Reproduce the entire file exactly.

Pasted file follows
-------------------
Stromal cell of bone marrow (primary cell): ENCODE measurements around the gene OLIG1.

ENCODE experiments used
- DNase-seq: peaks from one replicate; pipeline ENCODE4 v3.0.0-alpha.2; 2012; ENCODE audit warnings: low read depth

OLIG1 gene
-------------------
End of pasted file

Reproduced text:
Stromal cell of bone marrow (primary cell): ENCODE measurements around the gene OLIG1.

ENCODE experiments used
- DNase-seq: peaks from one replicate; pipeline ENCODE4 v3.0.0-alpha.2; 2012; ENCODE audit warnings: low read depth

OLIG1 gene